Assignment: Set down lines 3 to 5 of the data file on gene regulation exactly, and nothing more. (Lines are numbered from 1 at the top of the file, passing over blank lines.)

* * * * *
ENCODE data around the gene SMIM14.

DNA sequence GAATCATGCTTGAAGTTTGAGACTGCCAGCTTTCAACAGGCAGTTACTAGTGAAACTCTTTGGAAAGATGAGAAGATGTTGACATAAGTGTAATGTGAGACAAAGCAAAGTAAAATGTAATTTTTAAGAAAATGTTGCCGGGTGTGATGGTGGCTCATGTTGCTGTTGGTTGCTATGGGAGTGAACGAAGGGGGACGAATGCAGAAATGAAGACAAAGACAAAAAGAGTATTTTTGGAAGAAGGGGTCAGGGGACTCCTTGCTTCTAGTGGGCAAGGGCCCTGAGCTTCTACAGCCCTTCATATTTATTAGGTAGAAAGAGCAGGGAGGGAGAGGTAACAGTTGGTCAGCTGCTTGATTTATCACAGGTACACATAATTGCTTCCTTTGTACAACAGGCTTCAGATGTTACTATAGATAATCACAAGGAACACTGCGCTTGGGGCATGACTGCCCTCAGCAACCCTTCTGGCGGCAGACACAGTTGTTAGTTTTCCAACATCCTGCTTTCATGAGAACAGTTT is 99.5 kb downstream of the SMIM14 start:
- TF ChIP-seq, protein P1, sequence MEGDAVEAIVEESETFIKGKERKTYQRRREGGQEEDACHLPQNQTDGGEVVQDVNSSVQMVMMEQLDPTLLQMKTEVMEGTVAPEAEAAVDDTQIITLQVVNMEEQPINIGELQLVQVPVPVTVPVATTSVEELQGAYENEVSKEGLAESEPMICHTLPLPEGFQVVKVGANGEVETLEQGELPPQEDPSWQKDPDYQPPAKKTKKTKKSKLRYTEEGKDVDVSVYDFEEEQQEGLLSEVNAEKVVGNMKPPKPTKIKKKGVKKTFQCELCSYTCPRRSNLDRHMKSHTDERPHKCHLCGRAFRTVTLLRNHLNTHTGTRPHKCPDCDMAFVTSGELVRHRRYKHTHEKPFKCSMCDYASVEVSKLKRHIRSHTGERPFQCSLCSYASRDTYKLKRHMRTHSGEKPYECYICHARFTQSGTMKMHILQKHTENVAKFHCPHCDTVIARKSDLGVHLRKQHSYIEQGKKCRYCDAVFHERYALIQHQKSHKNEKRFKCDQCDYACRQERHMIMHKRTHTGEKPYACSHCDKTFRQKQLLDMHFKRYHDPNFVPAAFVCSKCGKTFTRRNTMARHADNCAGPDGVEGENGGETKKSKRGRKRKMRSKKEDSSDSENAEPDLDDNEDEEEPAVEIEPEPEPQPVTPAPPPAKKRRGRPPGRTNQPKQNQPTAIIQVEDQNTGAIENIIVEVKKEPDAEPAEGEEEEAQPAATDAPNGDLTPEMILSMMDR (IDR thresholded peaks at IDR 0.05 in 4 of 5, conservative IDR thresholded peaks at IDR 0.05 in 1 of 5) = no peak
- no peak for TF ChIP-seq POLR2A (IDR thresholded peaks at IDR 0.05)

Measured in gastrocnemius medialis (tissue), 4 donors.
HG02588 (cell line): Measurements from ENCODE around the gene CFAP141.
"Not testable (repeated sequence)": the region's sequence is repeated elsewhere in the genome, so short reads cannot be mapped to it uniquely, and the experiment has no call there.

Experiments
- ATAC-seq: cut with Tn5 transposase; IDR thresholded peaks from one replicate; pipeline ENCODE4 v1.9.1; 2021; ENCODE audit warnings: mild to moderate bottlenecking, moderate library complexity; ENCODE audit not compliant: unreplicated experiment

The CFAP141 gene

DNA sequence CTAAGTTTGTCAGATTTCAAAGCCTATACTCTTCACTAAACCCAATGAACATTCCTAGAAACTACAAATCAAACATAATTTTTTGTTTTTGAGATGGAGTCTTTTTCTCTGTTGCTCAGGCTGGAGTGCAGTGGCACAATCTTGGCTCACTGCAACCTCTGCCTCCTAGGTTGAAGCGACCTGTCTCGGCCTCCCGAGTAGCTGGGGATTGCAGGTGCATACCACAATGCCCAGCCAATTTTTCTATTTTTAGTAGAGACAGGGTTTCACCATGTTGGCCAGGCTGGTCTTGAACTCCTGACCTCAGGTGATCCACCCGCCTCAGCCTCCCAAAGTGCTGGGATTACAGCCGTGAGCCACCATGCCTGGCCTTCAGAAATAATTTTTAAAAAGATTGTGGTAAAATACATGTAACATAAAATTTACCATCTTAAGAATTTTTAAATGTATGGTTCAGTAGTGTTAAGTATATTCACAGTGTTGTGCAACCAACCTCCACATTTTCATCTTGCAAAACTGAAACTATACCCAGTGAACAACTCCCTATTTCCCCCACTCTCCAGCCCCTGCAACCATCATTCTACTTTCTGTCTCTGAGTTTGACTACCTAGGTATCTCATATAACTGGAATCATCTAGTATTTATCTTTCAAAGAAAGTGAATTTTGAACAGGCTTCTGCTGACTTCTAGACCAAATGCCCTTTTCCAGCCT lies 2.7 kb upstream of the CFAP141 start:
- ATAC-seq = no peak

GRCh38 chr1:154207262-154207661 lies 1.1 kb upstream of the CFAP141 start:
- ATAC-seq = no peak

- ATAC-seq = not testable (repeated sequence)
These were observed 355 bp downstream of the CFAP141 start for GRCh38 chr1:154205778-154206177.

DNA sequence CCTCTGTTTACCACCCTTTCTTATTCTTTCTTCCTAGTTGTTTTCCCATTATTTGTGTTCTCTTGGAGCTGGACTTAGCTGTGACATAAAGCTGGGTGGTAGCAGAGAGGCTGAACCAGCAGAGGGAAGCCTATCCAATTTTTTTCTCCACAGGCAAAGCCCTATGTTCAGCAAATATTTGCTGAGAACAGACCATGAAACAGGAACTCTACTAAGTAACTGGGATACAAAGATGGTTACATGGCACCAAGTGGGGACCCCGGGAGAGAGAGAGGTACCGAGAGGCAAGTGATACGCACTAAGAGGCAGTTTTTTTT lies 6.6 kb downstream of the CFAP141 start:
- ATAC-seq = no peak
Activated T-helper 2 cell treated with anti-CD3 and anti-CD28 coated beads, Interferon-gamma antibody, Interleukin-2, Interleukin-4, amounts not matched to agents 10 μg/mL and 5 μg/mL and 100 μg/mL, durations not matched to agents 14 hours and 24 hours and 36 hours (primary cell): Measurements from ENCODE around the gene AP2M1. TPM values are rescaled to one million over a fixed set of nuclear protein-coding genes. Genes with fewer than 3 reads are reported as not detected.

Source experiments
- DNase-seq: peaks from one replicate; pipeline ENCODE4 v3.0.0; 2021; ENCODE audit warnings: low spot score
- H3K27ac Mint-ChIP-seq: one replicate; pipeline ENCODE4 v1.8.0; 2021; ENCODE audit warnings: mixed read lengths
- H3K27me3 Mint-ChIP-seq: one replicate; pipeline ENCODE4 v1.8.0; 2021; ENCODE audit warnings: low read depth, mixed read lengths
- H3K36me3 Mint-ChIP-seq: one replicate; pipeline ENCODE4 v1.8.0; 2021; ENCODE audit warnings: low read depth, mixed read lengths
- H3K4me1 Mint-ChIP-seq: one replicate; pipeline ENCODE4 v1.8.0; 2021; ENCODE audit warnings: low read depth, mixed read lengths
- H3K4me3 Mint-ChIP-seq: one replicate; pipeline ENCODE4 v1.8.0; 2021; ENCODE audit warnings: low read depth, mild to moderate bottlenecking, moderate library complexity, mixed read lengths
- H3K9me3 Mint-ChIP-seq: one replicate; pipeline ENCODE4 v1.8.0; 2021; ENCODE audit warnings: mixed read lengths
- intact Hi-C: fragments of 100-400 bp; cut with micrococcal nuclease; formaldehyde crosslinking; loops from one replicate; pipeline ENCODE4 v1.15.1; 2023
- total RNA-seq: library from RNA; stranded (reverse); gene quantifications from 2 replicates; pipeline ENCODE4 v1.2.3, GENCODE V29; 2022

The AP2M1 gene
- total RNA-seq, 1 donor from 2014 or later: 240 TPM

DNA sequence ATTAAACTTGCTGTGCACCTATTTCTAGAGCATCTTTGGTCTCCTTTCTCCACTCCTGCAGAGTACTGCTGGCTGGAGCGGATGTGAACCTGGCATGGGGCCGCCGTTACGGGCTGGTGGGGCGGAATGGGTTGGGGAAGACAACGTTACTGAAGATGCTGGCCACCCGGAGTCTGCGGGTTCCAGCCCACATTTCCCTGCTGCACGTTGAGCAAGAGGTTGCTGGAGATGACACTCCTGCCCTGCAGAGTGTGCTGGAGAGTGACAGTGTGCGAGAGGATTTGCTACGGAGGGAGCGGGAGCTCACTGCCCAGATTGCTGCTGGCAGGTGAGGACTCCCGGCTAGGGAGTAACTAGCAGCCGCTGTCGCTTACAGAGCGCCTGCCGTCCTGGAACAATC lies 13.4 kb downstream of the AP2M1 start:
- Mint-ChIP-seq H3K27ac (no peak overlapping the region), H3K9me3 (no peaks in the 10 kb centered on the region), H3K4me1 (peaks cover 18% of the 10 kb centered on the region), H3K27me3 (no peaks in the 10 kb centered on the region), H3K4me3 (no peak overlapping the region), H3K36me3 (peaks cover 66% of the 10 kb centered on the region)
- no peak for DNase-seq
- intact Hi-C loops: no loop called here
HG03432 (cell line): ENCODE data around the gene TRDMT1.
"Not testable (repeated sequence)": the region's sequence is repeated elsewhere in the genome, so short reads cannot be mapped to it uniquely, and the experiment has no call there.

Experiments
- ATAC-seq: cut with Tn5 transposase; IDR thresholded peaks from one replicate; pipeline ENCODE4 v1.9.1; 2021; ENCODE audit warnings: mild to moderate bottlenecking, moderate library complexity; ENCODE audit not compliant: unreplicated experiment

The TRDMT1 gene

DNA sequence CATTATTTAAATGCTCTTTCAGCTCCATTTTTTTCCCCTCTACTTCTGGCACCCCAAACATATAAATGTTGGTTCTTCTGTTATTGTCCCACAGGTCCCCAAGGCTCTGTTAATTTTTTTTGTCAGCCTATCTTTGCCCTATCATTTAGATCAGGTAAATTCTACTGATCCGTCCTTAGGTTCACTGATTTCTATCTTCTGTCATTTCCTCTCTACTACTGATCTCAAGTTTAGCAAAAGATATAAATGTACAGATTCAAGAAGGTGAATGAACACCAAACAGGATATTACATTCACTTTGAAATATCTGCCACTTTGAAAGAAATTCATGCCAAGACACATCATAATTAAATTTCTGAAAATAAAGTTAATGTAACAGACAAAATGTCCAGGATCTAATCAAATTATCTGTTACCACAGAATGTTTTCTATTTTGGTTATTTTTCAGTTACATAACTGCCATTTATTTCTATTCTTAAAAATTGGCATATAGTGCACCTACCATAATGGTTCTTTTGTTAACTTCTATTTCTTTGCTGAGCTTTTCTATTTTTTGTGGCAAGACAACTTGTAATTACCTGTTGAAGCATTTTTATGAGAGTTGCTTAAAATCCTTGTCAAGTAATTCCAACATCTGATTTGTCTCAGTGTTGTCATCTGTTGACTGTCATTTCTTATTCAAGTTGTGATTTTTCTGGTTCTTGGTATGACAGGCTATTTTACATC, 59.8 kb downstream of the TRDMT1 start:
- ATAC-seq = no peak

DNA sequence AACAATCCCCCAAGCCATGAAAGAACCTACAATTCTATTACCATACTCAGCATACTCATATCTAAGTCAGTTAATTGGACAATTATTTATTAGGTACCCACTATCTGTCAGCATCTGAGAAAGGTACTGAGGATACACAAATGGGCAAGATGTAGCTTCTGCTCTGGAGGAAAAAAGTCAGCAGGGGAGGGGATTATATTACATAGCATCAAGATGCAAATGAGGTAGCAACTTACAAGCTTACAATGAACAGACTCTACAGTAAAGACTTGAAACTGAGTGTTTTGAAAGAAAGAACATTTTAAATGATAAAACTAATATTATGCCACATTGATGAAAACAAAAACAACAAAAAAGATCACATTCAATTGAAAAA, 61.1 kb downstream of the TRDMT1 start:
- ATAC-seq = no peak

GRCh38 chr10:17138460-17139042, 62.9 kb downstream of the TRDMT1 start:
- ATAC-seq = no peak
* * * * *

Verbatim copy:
- TF ChIP-seq, protein P1, sequence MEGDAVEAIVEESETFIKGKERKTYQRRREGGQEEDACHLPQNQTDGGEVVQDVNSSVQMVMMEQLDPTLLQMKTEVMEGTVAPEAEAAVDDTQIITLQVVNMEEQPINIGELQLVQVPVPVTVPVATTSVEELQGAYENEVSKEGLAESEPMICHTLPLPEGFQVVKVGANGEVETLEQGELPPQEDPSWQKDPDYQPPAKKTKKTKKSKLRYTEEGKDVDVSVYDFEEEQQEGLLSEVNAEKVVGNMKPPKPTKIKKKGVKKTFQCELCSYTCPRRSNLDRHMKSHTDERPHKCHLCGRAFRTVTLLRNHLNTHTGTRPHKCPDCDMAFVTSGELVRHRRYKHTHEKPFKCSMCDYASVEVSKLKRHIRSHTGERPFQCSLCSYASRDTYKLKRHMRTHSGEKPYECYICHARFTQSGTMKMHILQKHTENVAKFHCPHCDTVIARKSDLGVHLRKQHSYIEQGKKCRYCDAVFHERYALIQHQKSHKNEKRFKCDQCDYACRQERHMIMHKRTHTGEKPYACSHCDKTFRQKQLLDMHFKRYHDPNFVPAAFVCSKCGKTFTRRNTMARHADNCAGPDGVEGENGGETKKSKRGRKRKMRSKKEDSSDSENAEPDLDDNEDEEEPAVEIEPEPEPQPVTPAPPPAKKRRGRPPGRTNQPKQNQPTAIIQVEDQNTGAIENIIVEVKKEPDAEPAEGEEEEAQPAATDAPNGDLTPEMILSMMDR (IDR thresholded peaks at IDR 0.05 in 4 of 5, conservative IDR thresholded peaks at IDR 0.05 in 1 of 5) = no peak
- no peak for TF ChIP-seq POLR2A (IDR thresholded peaks at IDR 0.05)

Measured in gastrocnemius medialis (tissue), 4 donors.